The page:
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B-90A Condor

This page is a work in progress by its author and should not be considered final.

B-90A Condor


Dual-role heavy bomber

National origin

Etoile Arcture


Aerodyne Inc.
LAIX Arms (under license)

First flight

3 September 1998


24 August 2008


In service

Primary users

Etoile Arcture
Aerospace Forces

Royal Imbrinium
Air Force

Animarnian Royal Airforce
Asgarnian Air Force
Lamonian Air Force
Korrodosian Imperial Air Force
Imperial Air Force of Anemos Major
Service Aéronautique
others (see Operators)



Number built

45,000+, plus
17 prototypes

Unit cost

US$440 million


B-90A Condor

Developed from


The B-90A "Condor" (export designation: long-range aviation complex "Kondor") is a land-based, long-range, supercruising, low observable (LO), highly survivable, swing-role dual-capable nuclear delivery system and conventional bomber and missile carrier. It is powered by four variable cycle turbofan engines that operate efficiently under mixed flight conditions, including subsonic, transonic and supersonic flight regimes from low level to high altitude flight levels. These allow the aircraft to enter, strike and escape from a non-permissive environment to perform a range of nuclear attack and conventional stand-off, direct attack and deep strike missions. In the strategic role the B-90A can launch from any location worldwide and reach any point on the globe with precise, lethal strikes in less than 24 hours. It has an unrefuelled combat radius in excess of 2,600 nautical miles (~4,815 km) when using high fuel economy supercruise flight, or essentially unlimited range and combat persistence in combination with in-flight refuelling by tanker aircraft.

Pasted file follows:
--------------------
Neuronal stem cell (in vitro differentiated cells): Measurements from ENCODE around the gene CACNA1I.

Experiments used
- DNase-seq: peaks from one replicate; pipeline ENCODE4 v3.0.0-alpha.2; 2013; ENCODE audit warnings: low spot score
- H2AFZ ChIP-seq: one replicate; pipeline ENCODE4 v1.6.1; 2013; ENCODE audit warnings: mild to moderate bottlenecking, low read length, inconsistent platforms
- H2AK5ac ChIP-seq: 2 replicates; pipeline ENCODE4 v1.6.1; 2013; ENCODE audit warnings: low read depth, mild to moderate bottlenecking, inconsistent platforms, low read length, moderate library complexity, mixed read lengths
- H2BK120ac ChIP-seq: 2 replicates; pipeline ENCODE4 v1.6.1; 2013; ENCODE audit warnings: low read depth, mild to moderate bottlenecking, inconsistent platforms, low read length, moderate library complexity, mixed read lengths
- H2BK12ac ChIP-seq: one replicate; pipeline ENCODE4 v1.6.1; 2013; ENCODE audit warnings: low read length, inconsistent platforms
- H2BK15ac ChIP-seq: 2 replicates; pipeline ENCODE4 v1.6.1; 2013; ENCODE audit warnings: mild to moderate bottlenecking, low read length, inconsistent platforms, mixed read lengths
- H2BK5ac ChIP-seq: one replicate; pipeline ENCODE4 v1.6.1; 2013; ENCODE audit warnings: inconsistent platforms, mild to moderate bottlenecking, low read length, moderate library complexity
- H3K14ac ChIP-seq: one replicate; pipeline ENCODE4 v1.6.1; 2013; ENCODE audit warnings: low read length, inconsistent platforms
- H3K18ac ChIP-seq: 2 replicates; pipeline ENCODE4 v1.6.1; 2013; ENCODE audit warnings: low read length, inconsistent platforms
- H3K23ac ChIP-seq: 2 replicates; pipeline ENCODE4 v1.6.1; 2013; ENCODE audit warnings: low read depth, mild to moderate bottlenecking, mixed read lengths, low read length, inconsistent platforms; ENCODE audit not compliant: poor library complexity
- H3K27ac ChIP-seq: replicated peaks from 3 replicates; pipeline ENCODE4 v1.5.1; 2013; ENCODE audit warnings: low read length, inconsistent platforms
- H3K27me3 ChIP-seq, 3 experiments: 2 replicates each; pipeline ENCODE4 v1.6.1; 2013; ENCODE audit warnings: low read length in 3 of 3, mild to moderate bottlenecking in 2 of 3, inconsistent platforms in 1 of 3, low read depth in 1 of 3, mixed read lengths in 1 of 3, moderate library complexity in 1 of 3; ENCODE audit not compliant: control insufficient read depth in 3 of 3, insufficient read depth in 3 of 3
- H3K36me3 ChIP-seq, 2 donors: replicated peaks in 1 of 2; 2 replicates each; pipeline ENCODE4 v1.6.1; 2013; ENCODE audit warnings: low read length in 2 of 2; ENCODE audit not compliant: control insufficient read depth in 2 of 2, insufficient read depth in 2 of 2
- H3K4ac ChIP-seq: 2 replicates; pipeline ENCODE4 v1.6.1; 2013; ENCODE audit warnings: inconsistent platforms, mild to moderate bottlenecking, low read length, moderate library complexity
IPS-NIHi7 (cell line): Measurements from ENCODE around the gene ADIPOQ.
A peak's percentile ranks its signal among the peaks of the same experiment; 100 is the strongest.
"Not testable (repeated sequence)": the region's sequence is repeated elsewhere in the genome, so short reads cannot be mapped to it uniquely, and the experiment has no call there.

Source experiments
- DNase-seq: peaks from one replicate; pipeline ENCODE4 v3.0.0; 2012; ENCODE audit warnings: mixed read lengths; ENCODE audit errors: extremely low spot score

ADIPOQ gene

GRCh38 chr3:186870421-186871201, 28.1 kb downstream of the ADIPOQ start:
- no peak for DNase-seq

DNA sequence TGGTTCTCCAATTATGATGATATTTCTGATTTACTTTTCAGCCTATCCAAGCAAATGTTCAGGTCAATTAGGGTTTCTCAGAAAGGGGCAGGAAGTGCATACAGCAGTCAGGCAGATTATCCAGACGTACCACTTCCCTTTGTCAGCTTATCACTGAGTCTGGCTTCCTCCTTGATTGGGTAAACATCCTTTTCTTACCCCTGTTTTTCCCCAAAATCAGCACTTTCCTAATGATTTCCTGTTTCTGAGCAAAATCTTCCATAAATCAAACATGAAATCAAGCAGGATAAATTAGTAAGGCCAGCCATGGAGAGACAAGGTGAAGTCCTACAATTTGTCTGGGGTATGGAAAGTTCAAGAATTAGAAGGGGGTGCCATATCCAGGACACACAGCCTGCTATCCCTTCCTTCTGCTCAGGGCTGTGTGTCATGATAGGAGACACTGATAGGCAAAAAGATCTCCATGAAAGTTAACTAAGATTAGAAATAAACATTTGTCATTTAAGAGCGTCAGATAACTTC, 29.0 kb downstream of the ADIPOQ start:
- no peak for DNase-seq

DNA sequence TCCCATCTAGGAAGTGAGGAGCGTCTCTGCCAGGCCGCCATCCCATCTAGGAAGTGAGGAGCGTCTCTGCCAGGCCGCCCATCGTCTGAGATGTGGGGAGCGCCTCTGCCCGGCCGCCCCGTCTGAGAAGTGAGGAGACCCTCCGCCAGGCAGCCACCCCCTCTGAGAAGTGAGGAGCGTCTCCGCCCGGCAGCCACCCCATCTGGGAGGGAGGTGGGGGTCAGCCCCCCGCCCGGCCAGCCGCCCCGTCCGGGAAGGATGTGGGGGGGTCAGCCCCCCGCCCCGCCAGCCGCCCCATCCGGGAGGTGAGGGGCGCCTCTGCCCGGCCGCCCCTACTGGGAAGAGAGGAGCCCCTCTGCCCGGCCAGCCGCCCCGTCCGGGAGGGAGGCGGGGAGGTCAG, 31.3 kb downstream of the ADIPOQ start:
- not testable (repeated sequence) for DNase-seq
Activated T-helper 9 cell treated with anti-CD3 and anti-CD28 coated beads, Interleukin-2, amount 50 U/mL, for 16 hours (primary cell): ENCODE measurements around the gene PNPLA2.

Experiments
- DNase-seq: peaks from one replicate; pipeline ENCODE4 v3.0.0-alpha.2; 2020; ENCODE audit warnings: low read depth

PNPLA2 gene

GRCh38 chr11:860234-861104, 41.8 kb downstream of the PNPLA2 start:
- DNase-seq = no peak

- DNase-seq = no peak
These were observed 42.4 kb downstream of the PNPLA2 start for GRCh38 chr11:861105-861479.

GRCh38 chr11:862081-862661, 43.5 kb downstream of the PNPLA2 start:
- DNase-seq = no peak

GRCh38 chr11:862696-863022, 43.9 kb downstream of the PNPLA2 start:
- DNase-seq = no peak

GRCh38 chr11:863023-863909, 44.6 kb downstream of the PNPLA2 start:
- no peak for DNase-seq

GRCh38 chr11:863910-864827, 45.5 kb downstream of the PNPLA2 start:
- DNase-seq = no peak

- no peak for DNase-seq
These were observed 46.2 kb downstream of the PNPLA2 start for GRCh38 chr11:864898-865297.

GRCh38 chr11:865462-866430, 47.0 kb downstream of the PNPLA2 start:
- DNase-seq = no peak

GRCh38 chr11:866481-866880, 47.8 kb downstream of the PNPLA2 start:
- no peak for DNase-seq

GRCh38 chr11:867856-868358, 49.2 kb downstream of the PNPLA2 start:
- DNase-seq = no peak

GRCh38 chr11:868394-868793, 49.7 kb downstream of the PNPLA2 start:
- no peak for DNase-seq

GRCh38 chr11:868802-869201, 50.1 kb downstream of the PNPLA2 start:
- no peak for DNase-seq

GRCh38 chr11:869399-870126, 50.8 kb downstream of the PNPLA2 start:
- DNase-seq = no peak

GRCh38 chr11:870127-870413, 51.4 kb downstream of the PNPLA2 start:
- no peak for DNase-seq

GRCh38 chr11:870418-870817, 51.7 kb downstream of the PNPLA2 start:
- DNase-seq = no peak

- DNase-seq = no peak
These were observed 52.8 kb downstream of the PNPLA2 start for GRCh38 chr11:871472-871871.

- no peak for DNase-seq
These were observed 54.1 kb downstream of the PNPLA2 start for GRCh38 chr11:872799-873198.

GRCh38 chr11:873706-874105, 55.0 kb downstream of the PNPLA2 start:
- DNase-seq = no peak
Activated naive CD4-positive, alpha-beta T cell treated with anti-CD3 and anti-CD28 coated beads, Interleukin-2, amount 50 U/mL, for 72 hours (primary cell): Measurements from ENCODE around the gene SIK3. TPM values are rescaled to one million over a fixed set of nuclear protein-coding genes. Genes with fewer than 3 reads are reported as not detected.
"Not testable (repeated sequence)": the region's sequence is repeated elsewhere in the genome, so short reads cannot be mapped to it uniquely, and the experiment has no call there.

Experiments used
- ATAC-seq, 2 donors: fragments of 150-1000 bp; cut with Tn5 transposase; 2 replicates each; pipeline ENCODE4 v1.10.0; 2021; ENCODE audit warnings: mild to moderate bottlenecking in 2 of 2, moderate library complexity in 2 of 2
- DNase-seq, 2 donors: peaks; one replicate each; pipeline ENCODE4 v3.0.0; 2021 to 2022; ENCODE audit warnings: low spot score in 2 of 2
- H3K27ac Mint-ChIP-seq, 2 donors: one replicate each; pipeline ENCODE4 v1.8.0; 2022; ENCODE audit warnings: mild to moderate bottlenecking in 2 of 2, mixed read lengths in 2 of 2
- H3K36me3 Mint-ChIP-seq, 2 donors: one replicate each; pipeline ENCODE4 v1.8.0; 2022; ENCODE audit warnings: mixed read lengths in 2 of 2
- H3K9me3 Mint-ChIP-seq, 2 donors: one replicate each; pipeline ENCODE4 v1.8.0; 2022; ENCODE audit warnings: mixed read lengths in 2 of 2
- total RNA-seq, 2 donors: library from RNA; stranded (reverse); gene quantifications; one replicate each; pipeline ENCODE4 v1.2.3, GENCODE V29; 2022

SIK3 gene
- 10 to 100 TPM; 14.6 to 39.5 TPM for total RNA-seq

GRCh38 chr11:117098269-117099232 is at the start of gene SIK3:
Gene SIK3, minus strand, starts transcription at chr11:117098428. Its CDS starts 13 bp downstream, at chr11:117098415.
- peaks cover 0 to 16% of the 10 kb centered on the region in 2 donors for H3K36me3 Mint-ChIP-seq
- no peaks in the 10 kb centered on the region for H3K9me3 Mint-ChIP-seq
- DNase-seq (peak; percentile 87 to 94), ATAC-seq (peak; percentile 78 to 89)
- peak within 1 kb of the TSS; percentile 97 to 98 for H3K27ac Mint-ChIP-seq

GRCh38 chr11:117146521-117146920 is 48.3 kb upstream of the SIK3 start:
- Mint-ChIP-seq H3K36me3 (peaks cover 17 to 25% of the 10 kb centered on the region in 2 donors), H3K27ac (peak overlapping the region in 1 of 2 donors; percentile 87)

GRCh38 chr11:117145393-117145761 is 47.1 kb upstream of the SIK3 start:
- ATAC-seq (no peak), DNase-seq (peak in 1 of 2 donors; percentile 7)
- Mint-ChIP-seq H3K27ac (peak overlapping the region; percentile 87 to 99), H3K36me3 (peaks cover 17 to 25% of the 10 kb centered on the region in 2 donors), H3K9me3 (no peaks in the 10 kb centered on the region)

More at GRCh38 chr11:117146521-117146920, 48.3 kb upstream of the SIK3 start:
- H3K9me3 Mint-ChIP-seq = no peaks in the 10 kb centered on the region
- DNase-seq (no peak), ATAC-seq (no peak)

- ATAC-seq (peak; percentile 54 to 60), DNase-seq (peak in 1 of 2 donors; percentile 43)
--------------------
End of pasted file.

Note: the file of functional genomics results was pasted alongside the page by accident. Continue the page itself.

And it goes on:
It is highly survivable by application of broadband stealth techniques (reduced infrared (IR), acoustic, electromagnetic, visual and radar signatures), emissions control procedures, low altitude terrain-masking manoeuvres, Mach 2+ supersonic dash speeds, careful route planing, and use of electronic warfare systems/penetration aids to counter enemy air defences. A stiff airframe grants high agility with fighter-like handling qualities that can be applied equally to low-level nap-of-the-earth (NOE) flying and high altitude air combat manoeuvre (ACM) tactics. The aerodynamic configuration features a blended body with variable-sweep wings that optimise flying profiles between long-range and high altitude supercruising penetration, low-level subsonic penetration, and loitering at high fuel economy for extended combat persistence (long-range being synonymous with long loiter times). These allow the bomber to fly complex mission profiles involving air defence penetration at high altitude in supersonic mode (the so-called 'hi-hi-hi' mission profile) or at low altitude in subsonic mode (the 'hi-lo-hi' profile). The airframe configuration offers a substantial 80,000 lb (40 ton) weapons payload allowing a mix of different munitions to provide maximum mission flexibility or to deliver a large number of weapons in a single sortie. Missions systems provide a time-critical targeting (TCT) capability through a combination of active and passive sensors, netted sensor fusion via tactical datalinks, and advanced tools for in-flight mission planning, re-planning and target prosecution that allow the aircraft to provide highly mobile, on-call, day/night all-weather precision fire support to battlefield commanders.